Or, what is Oviraptor?
Originally described in 1924 by H. F. Osborn on the partial remains of a skeleton including the skull, neck, should, and forelimb, associated with some eggs inferred to belong to a ceratopsian the animal was predating, Oviraptor philoceratops languished in the margins of paleontological mythologica for nearly 60 years.
Such fossil animals are not rare, when the original and only specimens are incomplete, damaged, or in the case of some more famous animals, destroyed or lost.
But for the purposes of this post, we’ll concern ourselves with a peculiar element of mythologica that has sprung up around Oviraptor. This is due in large part to the absence of any research into a group that we now call “Oviraptoridae” for those selfsame nearly 60 years, until expeditions into the Mongolian Gobi discovered new localities, specimens, and mysteries.
The Mythologica Oviraptorum
Chief among the first wave of discoveries was that of GIN (or MPC-D) 100/42, the most complete oviraptorid skeleton yet known, which has since become immortalized among casual purveyors, consumer media, and even some paleontological circles, as “Oviraptor.” This was both partially Barsbold Rinchen’s fault (he described the specimen initially as a member of that taxon), and the fault of the horribly generic manner in which media and commercial artists latch on to any bit of nomenclature and, by its repetition, it overtakes any concerns or equivocation from the source material.
This meant not only that any toothless, beaked, small-headed “predatory” dinosaur from Mongolia was first Oviraptor before it was anything else, but also that the very conceptual behavior of the animal, formulated by Osborn in 1924 and ensconced into its very name, would maintain thereafter.
We now do not think so much of Oviraptor — or any oviraptorid — as a loving brood mother, but as a predator of eggs first, despite the work of the 90s, 00s, and continuing to today demonstrating the reverse. A large swatch of media did adjust to the new discoveries, but it was to transition the visual appearance of Oviraptor. Despite this, an image, and idea, of Oviraptor has persisted, one which can be said to be likely untrue at worst or provably false altogether. It is this I would describe as a paleontological mythologica, a sort of conflation of media, outdated scientific, and lay opinions about a thing that nevertheless hold sway.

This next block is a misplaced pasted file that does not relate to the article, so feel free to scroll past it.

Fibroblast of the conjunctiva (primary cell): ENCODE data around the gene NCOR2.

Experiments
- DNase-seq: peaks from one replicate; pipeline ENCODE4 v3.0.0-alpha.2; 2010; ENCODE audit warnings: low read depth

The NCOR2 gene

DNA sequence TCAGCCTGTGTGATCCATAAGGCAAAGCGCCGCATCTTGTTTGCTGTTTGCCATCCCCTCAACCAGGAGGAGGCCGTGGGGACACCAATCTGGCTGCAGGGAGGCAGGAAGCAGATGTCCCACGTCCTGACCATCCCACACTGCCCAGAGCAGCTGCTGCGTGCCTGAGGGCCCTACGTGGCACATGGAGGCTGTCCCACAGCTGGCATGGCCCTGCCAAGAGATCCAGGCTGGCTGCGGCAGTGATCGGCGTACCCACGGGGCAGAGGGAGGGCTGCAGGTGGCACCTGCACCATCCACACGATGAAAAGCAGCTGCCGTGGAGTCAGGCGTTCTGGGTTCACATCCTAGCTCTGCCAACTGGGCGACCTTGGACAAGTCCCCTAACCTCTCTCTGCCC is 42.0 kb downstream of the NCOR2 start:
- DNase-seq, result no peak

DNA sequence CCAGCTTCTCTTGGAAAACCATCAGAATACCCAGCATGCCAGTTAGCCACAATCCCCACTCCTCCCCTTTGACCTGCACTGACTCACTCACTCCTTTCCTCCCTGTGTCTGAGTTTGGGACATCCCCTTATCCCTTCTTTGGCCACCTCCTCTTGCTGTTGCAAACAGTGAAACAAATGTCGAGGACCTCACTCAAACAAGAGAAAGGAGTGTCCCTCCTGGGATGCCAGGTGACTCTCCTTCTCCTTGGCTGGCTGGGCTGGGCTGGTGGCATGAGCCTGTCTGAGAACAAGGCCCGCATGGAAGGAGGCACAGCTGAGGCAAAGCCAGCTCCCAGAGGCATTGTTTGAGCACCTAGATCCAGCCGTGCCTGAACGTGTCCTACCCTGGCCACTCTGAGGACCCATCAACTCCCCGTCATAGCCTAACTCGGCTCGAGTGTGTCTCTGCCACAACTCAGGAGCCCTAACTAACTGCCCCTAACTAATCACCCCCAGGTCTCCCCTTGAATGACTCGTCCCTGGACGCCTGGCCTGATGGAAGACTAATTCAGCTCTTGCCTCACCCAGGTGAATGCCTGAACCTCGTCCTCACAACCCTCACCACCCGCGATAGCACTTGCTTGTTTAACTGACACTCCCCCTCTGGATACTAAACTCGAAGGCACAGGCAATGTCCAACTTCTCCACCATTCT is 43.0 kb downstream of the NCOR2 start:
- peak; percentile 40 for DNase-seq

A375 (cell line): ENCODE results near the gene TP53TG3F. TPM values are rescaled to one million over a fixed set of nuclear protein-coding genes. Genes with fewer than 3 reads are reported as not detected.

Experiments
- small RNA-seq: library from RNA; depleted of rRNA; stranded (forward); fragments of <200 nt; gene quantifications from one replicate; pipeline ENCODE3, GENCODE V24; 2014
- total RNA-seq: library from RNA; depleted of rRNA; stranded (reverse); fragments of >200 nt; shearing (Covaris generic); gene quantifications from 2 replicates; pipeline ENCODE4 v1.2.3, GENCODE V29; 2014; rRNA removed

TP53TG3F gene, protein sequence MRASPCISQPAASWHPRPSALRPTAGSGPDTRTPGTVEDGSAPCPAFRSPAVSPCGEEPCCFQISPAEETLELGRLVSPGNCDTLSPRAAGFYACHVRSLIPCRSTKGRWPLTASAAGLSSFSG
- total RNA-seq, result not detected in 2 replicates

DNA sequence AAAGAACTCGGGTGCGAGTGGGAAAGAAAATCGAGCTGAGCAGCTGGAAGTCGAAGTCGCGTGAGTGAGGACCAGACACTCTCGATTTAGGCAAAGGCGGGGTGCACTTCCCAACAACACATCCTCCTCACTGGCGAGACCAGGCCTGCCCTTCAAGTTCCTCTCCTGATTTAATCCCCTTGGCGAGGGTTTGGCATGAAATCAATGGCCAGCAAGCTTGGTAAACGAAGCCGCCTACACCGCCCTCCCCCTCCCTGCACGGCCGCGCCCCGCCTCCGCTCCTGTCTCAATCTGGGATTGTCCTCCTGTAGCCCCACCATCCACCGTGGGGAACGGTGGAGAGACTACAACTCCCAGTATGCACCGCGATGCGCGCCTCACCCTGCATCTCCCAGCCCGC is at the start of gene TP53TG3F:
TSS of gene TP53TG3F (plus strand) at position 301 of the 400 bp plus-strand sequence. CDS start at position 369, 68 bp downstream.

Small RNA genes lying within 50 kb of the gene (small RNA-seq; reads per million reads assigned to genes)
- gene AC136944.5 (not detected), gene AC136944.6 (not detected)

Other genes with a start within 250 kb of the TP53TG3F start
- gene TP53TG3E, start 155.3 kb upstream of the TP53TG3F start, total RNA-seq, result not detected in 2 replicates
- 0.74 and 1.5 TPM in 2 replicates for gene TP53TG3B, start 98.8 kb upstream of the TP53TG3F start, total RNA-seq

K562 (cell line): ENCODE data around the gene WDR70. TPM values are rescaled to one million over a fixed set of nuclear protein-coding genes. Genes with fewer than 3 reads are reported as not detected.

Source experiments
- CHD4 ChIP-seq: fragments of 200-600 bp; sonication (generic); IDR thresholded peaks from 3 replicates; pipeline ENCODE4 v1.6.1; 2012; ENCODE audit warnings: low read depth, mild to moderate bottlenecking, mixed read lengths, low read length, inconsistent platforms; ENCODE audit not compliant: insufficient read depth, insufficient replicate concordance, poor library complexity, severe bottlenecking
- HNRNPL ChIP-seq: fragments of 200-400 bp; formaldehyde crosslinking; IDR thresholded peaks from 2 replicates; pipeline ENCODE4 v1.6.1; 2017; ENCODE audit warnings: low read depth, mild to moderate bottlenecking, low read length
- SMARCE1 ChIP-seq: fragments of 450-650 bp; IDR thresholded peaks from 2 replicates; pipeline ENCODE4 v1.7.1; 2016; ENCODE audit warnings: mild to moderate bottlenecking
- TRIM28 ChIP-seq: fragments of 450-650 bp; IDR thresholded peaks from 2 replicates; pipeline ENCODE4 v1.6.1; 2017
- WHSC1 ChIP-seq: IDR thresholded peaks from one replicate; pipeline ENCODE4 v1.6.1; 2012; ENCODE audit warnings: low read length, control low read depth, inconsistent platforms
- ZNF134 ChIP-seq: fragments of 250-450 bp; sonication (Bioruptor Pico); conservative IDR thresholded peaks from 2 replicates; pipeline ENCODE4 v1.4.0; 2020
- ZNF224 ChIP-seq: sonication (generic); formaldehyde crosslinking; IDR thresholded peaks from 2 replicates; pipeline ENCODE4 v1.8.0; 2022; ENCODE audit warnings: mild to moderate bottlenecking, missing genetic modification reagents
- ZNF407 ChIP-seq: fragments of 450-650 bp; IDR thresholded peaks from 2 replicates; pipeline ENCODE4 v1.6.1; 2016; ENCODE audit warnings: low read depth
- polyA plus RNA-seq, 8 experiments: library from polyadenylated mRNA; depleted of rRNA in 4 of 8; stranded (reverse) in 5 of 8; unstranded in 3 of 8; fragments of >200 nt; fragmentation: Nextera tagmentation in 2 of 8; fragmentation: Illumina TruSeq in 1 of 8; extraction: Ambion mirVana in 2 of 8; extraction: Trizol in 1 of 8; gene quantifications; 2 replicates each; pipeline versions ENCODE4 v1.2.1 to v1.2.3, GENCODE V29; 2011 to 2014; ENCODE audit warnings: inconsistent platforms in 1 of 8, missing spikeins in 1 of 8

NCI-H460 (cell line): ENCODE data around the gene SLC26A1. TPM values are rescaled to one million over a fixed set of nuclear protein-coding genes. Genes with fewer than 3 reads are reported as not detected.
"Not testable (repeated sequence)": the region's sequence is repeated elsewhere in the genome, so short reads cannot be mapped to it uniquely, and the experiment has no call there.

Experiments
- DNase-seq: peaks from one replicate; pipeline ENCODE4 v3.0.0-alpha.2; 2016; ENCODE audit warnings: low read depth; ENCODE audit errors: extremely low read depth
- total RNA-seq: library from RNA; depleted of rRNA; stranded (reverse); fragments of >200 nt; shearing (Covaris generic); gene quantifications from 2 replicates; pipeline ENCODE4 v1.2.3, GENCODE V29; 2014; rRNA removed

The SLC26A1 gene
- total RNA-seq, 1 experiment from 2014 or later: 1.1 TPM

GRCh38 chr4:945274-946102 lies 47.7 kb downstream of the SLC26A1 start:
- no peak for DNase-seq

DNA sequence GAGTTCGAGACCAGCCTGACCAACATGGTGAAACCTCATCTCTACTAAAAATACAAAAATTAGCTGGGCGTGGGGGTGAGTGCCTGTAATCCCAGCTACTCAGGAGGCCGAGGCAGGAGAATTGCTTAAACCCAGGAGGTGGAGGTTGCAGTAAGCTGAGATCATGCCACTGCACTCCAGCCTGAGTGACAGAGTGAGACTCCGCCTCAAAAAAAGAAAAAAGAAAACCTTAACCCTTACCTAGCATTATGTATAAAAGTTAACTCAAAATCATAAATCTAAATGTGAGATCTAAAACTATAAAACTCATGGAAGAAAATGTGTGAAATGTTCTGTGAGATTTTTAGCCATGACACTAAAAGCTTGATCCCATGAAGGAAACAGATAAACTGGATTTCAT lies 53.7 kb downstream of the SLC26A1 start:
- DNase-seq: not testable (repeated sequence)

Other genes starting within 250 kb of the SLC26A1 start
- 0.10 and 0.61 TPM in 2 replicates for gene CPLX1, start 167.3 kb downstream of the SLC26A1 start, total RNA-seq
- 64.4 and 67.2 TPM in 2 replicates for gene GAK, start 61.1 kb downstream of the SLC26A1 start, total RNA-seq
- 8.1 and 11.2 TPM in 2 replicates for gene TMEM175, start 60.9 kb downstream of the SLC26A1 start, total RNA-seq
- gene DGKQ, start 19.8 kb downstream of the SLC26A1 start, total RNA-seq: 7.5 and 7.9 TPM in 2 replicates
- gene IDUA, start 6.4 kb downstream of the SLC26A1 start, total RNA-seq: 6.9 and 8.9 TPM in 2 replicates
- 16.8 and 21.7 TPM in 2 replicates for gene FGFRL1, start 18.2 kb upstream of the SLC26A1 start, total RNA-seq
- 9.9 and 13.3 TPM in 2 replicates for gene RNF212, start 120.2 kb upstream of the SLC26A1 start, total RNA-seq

The visual appearance of Oviraptor can be said to move through three phases, as has happened with many transitions of dinosaurs through the 20th century to today.
The first phase, the “Classical Period,” gives us the longest stretch of time in which these dinosaurs, and indeed, in the range of media about them, have been produced, with dignitaries and powerhouses of the likes of Knight, Zallinger, and Burian, culminating with the “Dinosaur Renaissance,” which began the second phase. That revision brought cleaner and anatomically-driven models for the appearance of many animals, and the beginning of a certain healthy dose of speculation, powered by the likes of Bakker and Paul. The “Modern Period,” ended as a wellspring of scientific discoveries included many transformations of the visual imagination of dinosaurs due to deeper, enriched studies, such that the visuals were altered not by artists but scientists like Horner, Xu, and many others.
We may be transitioning into a fourth phase, as the increase in social media digestion of art broadens the range of artists and scientists communication, and importantly the role of speculation and zoological study of behavior has in conveying the ideas and known concepts of deeper biological processes. I am loath to illustrate this as my imagination and artistic skill aren’t quite competent.
Oviraptor itself was transformed by this process and may continue to change. What we know of it is, still, limited to a single skeletal specimen (see at top). Missing the upper half of the skull (below), it looked to all intents to Osborn like a nose-spiked, egg-eating monster with a short neck. Discovery of GIN 100/42 provoke a change, but the image persisted until Paul’s illustrations of Oviraptor (assuming the two sets of skeletons belonged to the same species, which Barsbold argued earlier) enchanted other work.